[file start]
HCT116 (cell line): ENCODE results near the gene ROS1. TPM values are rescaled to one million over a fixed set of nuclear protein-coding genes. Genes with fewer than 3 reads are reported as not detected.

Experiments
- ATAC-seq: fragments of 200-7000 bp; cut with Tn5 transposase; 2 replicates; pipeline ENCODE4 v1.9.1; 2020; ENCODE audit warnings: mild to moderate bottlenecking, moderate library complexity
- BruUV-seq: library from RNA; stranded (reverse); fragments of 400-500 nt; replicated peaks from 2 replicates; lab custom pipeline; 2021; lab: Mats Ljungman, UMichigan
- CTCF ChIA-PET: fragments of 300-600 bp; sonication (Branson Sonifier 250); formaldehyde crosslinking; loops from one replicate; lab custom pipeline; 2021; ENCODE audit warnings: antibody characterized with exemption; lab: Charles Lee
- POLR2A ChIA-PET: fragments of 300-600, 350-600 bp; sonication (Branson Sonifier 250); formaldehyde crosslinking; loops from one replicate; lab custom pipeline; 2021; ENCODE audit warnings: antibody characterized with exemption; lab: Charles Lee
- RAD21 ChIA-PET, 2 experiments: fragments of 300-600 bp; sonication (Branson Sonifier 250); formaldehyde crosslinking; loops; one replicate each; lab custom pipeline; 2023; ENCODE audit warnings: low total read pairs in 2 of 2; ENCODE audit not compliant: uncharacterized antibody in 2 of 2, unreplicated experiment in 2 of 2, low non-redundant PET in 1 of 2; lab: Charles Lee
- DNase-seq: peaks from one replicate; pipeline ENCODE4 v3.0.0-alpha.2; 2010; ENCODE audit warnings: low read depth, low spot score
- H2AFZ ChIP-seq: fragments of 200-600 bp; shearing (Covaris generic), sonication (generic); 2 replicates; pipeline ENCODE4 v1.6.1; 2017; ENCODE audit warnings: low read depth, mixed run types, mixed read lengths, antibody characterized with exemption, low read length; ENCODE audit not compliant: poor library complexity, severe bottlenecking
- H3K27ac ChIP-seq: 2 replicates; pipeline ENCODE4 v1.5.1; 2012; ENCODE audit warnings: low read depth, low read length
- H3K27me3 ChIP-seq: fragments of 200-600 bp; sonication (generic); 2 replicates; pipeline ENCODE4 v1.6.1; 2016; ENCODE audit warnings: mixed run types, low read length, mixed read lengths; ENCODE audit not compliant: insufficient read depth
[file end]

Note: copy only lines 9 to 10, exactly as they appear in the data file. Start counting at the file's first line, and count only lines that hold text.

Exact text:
- H2AFZ ChIP-seq: fragments of 200-600 bp; shearing (Covaris generic), sonication (generic); 2 replicates; pipeline ENCODE4 v1.6.1; 2017; ENCODE audit warnings: low read depth, mixed run types, mixed read lengths, antibody characterized with exemption, low read length; ENCODE audit not compliant: poor library complexity, severe bottlenecking
- H3K27ac ChIP-seq: 2 replicates; pipeline ENCODE4 v1.5.1; 2012; ENCODE audit warnings: low read depth, low read length